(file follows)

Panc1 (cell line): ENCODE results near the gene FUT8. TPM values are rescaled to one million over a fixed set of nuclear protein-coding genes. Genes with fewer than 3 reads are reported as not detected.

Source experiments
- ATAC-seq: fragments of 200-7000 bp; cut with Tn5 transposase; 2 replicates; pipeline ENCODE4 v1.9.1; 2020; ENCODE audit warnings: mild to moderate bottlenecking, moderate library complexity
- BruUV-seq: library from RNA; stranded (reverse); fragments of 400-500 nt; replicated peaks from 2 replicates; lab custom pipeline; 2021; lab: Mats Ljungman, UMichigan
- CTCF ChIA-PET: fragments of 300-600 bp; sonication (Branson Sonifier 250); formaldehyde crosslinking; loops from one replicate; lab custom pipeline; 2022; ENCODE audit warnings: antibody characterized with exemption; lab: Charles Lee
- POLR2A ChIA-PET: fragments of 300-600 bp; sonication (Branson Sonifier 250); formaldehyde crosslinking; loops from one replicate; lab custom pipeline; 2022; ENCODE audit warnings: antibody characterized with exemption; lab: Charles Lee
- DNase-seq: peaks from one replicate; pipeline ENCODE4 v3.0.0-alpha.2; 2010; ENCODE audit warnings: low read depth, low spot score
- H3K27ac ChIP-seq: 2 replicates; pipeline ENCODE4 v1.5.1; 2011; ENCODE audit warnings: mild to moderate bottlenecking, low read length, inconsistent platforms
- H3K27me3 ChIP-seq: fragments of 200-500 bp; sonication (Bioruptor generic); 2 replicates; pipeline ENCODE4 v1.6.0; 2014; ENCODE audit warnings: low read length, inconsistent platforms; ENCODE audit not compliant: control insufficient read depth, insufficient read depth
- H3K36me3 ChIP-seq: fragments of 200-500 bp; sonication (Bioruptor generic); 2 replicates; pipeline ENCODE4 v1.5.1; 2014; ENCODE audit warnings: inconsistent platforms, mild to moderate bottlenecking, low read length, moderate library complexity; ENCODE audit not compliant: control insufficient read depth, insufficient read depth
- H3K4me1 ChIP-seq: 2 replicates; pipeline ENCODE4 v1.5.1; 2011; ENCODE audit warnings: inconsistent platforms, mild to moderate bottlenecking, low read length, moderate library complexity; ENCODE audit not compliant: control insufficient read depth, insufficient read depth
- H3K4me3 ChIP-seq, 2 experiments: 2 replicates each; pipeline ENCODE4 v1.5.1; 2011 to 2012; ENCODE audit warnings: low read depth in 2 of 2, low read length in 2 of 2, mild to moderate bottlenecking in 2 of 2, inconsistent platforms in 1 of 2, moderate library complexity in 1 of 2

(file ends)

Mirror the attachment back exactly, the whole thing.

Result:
Panc1 (cell line): ENCODE results near the gene FUT8. TPM values are rescaled to one million over a fixed set of nuclear protein-coding genes. Genes with fewer than 3 reads are reported as not detected.

Source experiments
- ATAC-seq: fragments of 200-7000 bp; cut with Tn5 transposase; 2 replicates; pipeline ENCODE4 v1.9.1; 2020; ENCODE audit warnings: mild to moderate bottlenecking, moderate library complexity
- BruUV-seq: library from RNA; stranded (reverse); fragments of 400-500 nt; replicated peaks from 2 replicates; lab custom pipeline; 2021; lab: Mats Ljungman, UMichigan
- CTCF ChIA-PET: fragments of 300-600 bp; sonication (Branson Sonifier 250); formaldehyde crosslinking; loops from one replicate; lab custom pipeline; 2022; ENCODE audit warnings: antibody characterized with exemption; lab: Charles Lee
- POLR2A ChIA-PET: fragments of 300-600 bp; sonication (Branson Sonifier 250); formaldehyde crosslinking; loops from one replicate; lab custom pipeline; 2022; ENCODE audit warnings: antibody characterized with exemption; lab: Charles Lee
- DNase-seq: peaks from one replicate; pipeline ENCODE4 v3.0.0-alpha.2; 2010; ENCODE audit warnings: low read depth, low spot score
- H3K27ac ChIP-seq: 2 replicates; pipeline ENCODE4 v1.5.1; 2011; ENCODE audit warnings: mild to moderate bottlenecking, low read length, inconsistent platforms
- H3K27me3 ChIP-seq: fragments of 200-500 bp; sonication (Bioruptor generic); 2 replicates; pipeline ENCODE4 v1.6.0; 2014; ENCODE audit warnings: low read length, inconsistent platforms; ENCODE audit not compliant: control insufficient read depth, insufficient read depth
- H3K36me3 ChIP-seq: fragments of 200-500 bp; sonication (Bioruptor generic); 2 replicates; pipeline ENCODE4 v1.5.1; 2014; ENCODE audit warnings: inconsistent platforms, mild to moderate bottlenecking, low read length, moderate library complexity; ENCODE audit not compliant: control insufficient read depth, insufficient read depth
- H3K4me1 ChIP-seq: 2 replicates; pipeline ENCODE4 v1.5.1; 2011; ENCODE audit warnings: inconsistent platforms, mild to moderate bottlenecking, low read length, moderate library complexity; ENCODE audit not compliant: control insufficient read depth, insufficient read depth
- H3K4me3 ChIP-seq, 2 experiments: 2 replicates each; pipeline ENCODE4 v1.5.1; 2011 to 2012; ENCODE audit warnings: low read depth in 2 of 2, low read length in 2 of 2, mild to moderate bottlenecking in 2 of 2, inconsistent platforms in 1 of 2, moderate library complexity in 1 of 2